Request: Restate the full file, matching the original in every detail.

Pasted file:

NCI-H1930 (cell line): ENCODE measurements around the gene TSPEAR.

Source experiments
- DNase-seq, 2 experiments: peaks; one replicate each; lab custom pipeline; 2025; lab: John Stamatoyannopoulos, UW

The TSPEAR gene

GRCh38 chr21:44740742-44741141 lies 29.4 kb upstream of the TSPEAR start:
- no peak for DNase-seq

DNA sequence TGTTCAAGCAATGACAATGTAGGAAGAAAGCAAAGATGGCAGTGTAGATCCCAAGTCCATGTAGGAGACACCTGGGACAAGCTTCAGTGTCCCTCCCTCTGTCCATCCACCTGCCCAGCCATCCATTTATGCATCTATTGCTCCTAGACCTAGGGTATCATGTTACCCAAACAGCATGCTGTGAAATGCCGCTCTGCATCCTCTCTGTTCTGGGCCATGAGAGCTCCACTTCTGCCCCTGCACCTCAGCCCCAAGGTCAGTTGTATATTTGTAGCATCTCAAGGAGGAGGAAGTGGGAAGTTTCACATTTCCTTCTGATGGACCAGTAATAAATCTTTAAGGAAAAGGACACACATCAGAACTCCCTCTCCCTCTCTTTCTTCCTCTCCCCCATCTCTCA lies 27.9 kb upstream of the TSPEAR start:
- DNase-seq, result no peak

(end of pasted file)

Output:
NCI-H1930 (cell line): ENCODE measurements around the gene TSPEAR.

Source experiments
- DNase-seq, 2 experiments: peaks; one replicate each; lab custom pipeline; 2025; lab: John Stamatoyannopoulos, UW

The TSPEAR gene

GRCh38 chr21:44740742-44741141 lies 29.4 kb upstream of the TSPEAR start:
- no peak for DNase-seq

DNA sequence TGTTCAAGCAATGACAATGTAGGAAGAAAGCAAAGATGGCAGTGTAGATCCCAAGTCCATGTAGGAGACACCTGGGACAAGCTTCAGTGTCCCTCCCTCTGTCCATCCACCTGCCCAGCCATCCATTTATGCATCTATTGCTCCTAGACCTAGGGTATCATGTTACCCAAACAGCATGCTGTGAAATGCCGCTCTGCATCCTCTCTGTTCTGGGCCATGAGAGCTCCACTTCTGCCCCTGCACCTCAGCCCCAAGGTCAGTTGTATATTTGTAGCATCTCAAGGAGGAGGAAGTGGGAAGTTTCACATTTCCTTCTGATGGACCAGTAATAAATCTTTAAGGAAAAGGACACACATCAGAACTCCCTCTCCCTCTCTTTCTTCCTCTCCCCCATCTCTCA lies 27.9 kb upstream of the TSPEAR start:
- DNase-seq, result no peak